4. Dispute a debt that isn’t yours

If you don’t think the debt is yours, send a written dispute letter within 30 days. At this point, the collector is legally required to seize communication and collections efforts until it provides you with a written verification for the debt.

Quick tip: Make sure you date your dispute letter, keep a copy for yourself, and have proof that it was sent. For example, mail it via Certified Mail, or if faxing your letter, retain the fax confirmation that shows the sent timestamp.

5. Try settling or negotiating

After you’ve received your letter and verified that the debt is yours and that it’s still within its statute of limitations, see if the debt collector will settle for a portion of the cost if you pay upfront. If they still want the full amount due, ask if you can set up a payment plan.

Quick tip: Get the settled or negotiated amount and payment terms in writing before initiating any payments or providing payment information.

Understand your rights when dealing with debt collectors

In accordance with the Fair Debt Collection Practices Act (FDCPA), The Federal Trade Commission ensures that all debt collectors follow certain debt collection laws. It’s important to know what these laws are so that you know if a debt collector is violating your rights. All debt collectors must follow these rules:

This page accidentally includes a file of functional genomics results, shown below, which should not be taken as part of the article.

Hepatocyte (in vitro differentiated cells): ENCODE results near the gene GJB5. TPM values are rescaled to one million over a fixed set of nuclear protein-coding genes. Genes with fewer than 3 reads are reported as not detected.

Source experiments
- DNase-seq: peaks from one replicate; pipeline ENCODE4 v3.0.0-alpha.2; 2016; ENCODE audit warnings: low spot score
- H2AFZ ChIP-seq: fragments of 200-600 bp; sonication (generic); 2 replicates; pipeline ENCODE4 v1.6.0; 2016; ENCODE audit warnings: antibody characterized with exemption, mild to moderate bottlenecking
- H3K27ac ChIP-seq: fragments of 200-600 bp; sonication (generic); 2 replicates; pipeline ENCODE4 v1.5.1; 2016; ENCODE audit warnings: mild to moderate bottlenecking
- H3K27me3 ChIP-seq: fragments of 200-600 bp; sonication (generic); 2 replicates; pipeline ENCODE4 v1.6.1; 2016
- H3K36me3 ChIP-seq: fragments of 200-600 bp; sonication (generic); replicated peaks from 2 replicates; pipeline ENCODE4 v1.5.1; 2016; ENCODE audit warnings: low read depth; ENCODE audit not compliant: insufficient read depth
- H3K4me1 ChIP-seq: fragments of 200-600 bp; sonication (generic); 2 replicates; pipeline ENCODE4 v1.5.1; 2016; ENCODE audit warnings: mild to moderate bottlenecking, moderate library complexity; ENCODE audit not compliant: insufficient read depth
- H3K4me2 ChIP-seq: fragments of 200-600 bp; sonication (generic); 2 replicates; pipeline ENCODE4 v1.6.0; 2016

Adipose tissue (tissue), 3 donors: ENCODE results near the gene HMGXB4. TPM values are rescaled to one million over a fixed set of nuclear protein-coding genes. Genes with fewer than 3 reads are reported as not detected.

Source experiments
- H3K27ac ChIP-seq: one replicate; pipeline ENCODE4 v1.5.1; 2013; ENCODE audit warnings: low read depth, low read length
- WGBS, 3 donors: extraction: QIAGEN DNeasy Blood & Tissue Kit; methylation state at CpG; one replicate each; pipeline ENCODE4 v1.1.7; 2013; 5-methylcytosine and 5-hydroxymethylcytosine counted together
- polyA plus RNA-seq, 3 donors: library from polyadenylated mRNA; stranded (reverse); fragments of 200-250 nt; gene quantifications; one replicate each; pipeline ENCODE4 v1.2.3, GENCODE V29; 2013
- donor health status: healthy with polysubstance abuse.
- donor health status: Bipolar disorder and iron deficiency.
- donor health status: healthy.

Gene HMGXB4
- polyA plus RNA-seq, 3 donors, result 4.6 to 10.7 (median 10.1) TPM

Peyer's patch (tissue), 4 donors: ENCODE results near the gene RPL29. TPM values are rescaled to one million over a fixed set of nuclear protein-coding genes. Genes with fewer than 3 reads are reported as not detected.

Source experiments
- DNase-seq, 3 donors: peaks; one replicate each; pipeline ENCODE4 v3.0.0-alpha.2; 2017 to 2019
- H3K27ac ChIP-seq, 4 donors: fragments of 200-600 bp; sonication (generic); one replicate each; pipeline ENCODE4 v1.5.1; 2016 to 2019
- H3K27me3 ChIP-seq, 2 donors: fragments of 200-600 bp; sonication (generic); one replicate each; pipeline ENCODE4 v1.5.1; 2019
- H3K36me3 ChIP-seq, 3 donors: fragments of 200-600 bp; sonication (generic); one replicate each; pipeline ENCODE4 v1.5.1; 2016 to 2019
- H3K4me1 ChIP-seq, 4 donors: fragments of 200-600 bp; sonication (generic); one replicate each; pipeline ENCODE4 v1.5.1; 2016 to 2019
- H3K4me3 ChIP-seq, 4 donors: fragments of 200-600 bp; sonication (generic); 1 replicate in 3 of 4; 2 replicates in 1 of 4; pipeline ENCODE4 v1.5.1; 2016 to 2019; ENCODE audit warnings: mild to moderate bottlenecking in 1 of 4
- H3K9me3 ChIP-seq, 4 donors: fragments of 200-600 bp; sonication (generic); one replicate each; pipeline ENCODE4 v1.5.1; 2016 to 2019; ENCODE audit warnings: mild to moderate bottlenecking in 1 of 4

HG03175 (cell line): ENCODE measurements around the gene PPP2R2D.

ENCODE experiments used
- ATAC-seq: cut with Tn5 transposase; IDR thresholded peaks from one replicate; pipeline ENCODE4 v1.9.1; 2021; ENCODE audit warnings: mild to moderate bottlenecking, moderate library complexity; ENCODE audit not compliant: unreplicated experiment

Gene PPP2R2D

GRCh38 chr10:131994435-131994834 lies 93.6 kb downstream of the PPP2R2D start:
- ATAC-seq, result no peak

• They have rules for contacting you. Debt collectors are only allowed to call you between 8 a.m. and 9 p.m., and they’re not allowed to call you at work. You might be dealing with a debt collection scam if you get a call outside of these hours. If a debt collection agency is legitimate, it should have no problem providing you with company information, including a callback number, company name and address.
  • They can’t lie or harass you. Debt collectors can’t make you pay more than you owe or threaten you with arrest, jail time, property liens or wage garnishment if you don’t pay. Wage garnishment might be legal in your state, but your debt collector will need to take you to court first. If a debt collector is posing as police and threatens to arrest you, there’s a chance that it’s a scam; in this case, you can report the threat to the Federal Trade Commission and the Consumer Financial Protection Bureau.